Gary Rycroft column

Nelson Mandela’s Will was read out to his family this week.

I always thought reading the Will out to the family of the deceased was something that happens only in fiction rather than in the real word.

It’s certainly not something we routinely do at our office.

But it seems the poor South African Lawyer had to do it for the Mandela Family and it caused a few sharp intakes of breath as ex wife Winnie was not mentioned.

Was this a snub from beyond the grave? Some have tried to talk it up as such, but it did not strike me as too surprising as ex-wife’s do not usually feature in Wills.

More often upon marital breakdown the desire is to make a new Will asap to exclude the estranged party, as until the divorce is final (a decree absolute severs any ex-spouse or civil partner from a Will) there is risk the soon to be ex may still inherit.

The Nelson Mandela Will story caused Radio 4 to ring me up and ask if I would go on PM to talk about quirky Wills, which I did.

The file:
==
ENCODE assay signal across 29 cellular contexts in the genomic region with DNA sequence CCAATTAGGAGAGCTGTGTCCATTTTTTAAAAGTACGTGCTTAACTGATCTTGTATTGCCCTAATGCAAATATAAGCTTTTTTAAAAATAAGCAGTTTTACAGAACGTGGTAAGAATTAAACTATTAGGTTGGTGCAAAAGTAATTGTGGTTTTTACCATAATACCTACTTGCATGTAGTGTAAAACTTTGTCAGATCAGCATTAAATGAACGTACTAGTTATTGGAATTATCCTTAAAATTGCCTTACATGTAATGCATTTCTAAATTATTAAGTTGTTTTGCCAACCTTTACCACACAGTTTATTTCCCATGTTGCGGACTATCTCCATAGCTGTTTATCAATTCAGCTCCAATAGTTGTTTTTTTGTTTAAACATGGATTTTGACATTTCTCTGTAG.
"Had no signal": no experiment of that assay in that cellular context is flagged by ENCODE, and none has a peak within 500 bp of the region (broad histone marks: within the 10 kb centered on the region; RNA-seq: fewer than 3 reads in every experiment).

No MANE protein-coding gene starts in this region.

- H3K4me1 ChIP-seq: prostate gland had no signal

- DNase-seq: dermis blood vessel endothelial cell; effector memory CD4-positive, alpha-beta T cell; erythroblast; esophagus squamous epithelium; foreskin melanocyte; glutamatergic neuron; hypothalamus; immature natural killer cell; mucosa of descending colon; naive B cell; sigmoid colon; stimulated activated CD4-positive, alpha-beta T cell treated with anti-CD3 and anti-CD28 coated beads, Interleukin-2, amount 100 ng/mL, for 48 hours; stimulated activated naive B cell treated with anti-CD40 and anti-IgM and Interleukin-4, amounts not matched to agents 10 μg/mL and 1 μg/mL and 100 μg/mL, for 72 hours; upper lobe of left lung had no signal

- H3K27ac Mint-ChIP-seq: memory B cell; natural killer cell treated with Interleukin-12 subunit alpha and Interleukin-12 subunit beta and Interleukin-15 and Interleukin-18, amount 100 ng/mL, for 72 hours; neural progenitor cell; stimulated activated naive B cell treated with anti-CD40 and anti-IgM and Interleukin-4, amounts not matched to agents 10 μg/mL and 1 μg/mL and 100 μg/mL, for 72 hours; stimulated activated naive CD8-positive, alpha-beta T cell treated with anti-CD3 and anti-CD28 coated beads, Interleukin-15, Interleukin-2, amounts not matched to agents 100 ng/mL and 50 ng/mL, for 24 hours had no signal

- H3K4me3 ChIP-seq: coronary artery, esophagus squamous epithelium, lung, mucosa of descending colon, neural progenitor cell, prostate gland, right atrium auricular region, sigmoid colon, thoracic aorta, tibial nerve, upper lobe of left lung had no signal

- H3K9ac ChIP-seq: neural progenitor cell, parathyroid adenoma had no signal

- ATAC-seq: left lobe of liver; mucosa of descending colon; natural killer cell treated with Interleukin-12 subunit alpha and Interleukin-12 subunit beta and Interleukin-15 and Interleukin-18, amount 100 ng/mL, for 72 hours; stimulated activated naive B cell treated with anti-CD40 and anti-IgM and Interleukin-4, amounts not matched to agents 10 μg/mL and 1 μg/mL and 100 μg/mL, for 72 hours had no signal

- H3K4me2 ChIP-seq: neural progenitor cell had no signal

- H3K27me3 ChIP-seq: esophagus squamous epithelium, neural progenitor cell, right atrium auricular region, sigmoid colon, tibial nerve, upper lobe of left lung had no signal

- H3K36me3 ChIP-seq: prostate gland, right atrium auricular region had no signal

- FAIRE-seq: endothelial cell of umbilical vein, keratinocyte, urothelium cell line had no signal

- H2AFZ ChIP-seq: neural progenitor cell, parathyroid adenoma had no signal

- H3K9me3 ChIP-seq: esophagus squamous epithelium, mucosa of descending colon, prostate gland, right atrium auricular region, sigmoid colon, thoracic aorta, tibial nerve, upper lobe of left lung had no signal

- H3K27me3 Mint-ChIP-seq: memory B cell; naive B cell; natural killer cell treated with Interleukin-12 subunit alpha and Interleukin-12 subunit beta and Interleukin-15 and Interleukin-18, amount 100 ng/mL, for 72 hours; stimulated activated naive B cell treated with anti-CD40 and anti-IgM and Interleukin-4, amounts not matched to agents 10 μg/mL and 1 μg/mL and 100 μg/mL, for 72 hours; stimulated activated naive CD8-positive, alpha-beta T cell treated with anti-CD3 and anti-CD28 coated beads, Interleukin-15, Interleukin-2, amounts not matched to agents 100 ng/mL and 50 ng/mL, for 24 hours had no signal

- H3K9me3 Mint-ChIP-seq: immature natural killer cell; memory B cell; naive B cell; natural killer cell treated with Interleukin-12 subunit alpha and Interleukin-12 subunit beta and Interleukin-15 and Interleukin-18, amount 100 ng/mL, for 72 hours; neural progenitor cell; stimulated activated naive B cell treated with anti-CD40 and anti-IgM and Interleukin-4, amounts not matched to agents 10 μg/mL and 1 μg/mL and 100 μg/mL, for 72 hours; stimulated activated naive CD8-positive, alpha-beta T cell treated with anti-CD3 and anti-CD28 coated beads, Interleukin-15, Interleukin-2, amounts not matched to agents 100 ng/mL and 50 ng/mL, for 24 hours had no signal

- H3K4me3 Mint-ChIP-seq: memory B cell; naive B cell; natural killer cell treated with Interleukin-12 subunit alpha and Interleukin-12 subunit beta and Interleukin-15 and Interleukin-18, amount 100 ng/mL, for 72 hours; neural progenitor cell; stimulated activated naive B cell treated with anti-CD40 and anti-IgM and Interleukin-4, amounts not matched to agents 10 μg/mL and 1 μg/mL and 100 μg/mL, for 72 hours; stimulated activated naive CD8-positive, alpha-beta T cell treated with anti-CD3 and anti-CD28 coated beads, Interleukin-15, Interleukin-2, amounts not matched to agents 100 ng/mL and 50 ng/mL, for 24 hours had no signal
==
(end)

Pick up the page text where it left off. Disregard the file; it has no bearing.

William Shakespeare left his “second best bed” to his wife Anne Hathaway (but who got the “first best” and why?) and Harry Houdini left a request that his wife should hold a séance every year so he could talk to her.

Napoleon left instructions that after his death his head be shaved and his hair divided up amongst his friends.

That’s not one I’ll include in my next Will as my friends would be bitterly disappointed. But back to Nelson Mandela. Apparently he and Winnie became close again towards the end and she was with him together with his third and final wife Graca Machel when he died last December.

However, his Will was made in 2004 and updated in 2008. So the “snub” to Winnie may have arisen because his Will wasn’t up to date.

It’s great to have a Will, but it should be one which reflects your present wishes. I would say you should review your Will at least every five years.

So as St. Valentine’s Day approaches do something really romantic and thoughtful for your loved one - make sure you have a valid, up to date Will. It’s particularly important to do so if you and your loved are not married as at present unmarried partners have no automatic right to inherit.